It never fails. One of my kids has a stuffy nose and a fever, and the Internet tells me that my son has Polio. I've since realized that Google.com never earned its doctorate. So I'm staying away from that like I would stay away from someone with the terrible diseases it keeps telling me my family has.

3. Over. Booking.

We are an arrogant bunch, us humans. We somehow believe we can take Christmas card photos, attend a bounce-house birthday party, go grocery shopping, and map out a financial plan for your entire family all in one afternoon. With my third child coming, I don't see myself committing to much more than "wake up, get dressed, eat things."

4. Telling people our baby name choices

We told everyone our top 3 when my wife was pregnant with our second son. We never realized people would pick a favorite and literally start calling him by that name while he was still in the womb. That led to some awkward phone calls once he was born. From now on, this is the name. Deal with it.

5. Not bringing back-up clothes

My wife is far better at this than I am. But I'm starting to learn how disastrous it can be when you fail to complete this simple step upon leaving the house. I've learned that kids will find new and innovative ways to destroy their clothes, and it's almost always when they're out in public without the luxury of a dresser nearby. With a daughter on the way, I fully intend to stash a cornucopia of dresses, tiaras, and 16 pairs of underwear whenever I go even as far as the mailbox.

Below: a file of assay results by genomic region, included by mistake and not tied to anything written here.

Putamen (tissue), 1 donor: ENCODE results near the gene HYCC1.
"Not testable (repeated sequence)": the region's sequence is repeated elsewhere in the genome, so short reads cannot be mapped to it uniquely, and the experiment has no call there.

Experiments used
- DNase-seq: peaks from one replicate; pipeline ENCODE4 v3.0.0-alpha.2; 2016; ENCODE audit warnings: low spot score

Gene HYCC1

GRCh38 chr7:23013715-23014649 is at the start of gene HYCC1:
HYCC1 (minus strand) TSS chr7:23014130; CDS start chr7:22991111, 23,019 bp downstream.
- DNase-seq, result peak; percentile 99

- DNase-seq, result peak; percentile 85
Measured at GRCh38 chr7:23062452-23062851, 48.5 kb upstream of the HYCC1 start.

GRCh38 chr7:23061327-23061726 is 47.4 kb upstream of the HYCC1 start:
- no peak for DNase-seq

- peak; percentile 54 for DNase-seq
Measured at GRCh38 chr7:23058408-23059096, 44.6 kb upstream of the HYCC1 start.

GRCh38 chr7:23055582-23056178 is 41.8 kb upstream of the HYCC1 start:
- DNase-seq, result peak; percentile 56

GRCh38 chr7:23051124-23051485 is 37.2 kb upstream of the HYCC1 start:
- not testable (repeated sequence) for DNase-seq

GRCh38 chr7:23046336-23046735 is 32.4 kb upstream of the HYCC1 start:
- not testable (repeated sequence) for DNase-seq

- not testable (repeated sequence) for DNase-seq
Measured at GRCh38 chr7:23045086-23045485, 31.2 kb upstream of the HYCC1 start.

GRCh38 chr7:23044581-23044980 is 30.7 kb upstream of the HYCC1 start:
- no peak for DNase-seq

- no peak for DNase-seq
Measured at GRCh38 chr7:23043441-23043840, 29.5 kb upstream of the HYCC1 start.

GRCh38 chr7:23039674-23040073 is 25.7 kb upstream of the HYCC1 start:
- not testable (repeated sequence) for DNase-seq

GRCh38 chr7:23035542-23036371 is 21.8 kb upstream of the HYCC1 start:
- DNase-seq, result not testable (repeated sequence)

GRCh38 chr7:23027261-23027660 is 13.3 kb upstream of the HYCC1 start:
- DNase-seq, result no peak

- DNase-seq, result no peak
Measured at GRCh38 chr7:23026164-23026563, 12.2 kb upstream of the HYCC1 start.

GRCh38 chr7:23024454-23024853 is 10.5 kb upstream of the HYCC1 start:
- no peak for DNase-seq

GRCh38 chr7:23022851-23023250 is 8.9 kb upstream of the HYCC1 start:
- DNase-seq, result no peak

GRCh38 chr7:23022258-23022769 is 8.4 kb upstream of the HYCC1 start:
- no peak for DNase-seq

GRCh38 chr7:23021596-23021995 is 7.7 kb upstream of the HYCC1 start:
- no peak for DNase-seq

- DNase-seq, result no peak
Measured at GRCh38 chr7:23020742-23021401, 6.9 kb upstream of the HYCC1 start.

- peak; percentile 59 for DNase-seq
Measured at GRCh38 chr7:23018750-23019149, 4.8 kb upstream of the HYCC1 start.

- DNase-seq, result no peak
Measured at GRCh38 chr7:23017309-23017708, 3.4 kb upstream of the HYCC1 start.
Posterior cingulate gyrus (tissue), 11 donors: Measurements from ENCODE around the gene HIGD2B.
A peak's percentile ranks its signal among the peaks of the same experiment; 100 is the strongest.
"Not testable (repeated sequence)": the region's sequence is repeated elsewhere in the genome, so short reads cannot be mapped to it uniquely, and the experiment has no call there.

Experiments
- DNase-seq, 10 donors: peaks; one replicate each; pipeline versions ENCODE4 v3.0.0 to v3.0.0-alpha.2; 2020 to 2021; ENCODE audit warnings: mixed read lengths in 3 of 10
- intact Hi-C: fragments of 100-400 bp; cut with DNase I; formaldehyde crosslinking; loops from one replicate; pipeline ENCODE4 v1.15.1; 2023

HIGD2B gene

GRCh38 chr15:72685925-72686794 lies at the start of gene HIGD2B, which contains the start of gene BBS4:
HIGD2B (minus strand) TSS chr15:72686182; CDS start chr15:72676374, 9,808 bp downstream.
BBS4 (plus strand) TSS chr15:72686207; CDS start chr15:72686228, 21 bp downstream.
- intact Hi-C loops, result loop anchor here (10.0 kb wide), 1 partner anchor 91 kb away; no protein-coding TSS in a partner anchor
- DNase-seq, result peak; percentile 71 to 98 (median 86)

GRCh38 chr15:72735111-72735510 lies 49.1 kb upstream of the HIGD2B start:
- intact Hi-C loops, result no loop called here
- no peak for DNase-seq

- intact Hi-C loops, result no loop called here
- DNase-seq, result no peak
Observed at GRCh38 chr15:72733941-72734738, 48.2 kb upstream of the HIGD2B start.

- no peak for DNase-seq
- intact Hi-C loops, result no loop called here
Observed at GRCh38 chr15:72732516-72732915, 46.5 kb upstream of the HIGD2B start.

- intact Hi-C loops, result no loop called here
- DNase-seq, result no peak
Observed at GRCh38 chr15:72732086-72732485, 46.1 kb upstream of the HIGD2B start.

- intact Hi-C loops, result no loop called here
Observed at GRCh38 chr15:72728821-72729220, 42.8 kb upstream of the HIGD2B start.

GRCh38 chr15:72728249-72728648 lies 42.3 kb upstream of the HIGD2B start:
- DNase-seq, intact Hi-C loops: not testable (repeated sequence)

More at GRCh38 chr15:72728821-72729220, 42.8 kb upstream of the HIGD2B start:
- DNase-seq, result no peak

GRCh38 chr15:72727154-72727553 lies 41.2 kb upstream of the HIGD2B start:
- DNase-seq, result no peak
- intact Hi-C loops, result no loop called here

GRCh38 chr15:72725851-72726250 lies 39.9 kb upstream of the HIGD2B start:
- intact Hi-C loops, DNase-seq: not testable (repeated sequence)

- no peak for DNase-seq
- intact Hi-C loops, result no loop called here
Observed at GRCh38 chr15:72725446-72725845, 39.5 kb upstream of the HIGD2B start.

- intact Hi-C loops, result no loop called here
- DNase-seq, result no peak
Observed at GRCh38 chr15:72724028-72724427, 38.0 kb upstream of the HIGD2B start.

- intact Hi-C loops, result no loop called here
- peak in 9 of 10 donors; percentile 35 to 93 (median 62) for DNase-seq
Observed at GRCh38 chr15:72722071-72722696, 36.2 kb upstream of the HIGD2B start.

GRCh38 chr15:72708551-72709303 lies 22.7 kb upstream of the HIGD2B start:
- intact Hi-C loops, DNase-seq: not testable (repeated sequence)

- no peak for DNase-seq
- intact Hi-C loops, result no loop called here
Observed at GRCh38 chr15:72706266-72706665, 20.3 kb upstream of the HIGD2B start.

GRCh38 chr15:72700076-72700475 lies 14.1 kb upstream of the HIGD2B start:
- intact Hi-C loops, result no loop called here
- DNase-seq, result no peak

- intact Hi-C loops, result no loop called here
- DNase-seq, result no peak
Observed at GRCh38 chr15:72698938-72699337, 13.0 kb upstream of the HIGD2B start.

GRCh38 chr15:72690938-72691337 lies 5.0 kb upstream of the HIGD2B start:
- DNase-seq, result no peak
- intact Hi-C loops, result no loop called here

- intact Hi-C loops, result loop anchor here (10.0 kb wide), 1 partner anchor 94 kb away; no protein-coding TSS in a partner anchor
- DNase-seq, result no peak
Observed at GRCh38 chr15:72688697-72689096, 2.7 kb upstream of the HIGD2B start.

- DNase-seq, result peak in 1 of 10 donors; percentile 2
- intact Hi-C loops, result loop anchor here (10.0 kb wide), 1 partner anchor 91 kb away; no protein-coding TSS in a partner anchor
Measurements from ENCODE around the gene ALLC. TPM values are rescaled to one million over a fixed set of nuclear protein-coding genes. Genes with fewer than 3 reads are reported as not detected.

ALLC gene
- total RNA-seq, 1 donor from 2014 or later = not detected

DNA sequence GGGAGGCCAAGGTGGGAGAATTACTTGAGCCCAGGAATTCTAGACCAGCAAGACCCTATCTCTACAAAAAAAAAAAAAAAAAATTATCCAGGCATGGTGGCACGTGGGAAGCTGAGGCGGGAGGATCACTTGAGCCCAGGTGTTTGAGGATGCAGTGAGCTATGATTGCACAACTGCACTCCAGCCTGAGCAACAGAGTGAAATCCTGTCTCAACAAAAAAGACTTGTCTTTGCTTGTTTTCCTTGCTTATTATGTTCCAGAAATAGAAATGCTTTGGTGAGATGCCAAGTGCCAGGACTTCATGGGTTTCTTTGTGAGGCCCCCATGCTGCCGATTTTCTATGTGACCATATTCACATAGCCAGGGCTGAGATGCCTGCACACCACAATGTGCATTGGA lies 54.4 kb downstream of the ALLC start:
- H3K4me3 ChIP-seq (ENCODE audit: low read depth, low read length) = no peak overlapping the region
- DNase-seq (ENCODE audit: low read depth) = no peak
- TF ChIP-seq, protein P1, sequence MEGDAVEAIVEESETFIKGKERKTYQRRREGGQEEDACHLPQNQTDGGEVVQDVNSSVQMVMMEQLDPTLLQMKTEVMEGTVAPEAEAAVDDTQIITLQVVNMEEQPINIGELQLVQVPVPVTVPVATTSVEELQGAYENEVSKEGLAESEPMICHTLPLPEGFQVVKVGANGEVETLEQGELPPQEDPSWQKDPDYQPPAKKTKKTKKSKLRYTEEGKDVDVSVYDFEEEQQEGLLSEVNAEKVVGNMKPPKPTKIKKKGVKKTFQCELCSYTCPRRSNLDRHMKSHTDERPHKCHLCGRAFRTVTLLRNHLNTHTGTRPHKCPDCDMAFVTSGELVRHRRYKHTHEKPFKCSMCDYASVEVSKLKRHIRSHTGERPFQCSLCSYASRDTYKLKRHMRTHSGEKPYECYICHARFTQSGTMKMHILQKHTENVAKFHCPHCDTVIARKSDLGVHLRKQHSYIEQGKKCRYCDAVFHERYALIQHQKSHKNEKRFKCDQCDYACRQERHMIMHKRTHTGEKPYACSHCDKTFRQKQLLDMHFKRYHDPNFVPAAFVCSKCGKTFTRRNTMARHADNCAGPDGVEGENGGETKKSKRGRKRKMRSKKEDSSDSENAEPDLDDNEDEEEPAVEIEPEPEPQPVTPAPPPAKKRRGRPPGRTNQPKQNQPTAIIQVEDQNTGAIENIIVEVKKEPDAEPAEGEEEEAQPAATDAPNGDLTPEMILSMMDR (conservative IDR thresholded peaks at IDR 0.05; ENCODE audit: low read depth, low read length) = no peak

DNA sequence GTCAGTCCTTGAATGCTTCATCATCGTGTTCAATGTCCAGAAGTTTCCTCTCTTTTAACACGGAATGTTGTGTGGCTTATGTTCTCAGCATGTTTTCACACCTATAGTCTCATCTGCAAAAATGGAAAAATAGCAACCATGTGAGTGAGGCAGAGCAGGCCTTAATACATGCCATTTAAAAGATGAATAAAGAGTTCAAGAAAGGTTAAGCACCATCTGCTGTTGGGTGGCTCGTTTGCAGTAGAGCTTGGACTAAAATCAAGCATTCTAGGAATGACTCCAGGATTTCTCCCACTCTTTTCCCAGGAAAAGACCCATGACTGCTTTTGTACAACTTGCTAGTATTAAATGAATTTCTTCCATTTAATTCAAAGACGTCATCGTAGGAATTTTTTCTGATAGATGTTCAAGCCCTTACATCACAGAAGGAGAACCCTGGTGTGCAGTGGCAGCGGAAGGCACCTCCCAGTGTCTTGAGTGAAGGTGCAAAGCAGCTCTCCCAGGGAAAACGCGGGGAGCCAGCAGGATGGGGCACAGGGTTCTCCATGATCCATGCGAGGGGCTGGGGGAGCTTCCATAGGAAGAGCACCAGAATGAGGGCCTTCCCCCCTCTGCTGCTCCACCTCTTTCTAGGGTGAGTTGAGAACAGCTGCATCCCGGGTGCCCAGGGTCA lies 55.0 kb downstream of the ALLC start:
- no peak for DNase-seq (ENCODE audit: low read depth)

6. Making ridiculous threats or claims

"I'm not gonna tell you again!"

"If you don't finish your dinner, I'm giving all your toys to the mailman."

We both know neither of those statements holds merit. So, I'm changing my approach to a much more realistic one, incorporating threats that have a chance of happening.

"If you don't come here and pick up these Legos, I'll piss and moan for a while, give you four more chances to pick them up, then give you a dramatic '5 count,' wherein I threaten the disposal of said toy before you finally tire of listening to me."

7. Parking far from the cart return

When you're food shopping with kids, the cart return is like your center of gravity. Stray too far from it, and you're left disoriented and confused. If you park your car far from where the cart return station is, you have three choices: